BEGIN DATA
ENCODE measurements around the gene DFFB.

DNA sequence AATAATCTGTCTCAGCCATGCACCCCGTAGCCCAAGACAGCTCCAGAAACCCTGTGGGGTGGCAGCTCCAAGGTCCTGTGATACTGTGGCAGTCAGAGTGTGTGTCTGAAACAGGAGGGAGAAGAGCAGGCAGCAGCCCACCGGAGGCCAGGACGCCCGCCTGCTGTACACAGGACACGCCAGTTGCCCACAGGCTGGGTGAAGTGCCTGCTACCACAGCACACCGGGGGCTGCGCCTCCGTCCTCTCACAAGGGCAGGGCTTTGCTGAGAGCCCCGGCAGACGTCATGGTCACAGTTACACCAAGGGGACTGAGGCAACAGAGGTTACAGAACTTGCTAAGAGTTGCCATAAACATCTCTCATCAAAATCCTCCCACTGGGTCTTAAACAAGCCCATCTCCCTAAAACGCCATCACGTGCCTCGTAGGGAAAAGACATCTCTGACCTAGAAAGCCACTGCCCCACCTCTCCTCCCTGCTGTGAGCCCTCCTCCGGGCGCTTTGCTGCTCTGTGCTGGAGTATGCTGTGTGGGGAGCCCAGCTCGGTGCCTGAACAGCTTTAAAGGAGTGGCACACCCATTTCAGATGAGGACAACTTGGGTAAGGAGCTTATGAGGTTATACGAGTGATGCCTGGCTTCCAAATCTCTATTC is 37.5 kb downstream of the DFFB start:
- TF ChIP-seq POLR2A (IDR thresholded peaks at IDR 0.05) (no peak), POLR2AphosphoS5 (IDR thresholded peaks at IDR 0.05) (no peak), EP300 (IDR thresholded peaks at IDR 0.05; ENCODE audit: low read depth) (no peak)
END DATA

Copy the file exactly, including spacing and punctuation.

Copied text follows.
ENCODE measurements around the gene DFFB.

DNA sequence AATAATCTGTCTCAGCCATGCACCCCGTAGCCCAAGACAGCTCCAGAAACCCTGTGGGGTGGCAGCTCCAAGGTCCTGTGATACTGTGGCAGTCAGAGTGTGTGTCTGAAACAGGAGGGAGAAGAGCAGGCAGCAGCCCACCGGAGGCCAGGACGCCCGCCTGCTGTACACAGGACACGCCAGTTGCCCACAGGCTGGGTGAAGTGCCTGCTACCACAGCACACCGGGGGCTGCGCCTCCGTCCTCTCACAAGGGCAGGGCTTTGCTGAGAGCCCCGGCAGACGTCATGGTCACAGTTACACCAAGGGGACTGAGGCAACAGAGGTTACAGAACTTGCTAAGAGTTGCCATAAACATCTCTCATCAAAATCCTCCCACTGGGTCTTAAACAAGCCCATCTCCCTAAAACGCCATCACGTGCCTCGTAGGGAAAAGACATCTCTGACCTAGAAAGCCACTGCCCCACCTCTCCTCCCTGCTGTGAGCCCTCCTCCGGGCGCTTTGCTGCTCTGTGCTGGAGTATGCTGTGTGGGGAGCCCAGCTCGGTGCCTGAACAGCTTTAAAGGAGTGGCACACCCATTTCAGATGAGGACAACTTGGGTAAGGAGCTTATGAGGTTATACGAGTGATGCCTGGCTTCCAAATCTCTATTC is 37.5 kb downstream of the DFFB start:
- TF ChIP-seq POLR2A (IDR thresholded peaks at IDR 0.05) (no peak), POLR2AphosphoS5 (IDR thresholded peaks at IDR 0.05) (no peak), EP300 (IDR thresholded peaks at IDR 0.05; ENCODE audit: low read depth) (no peak)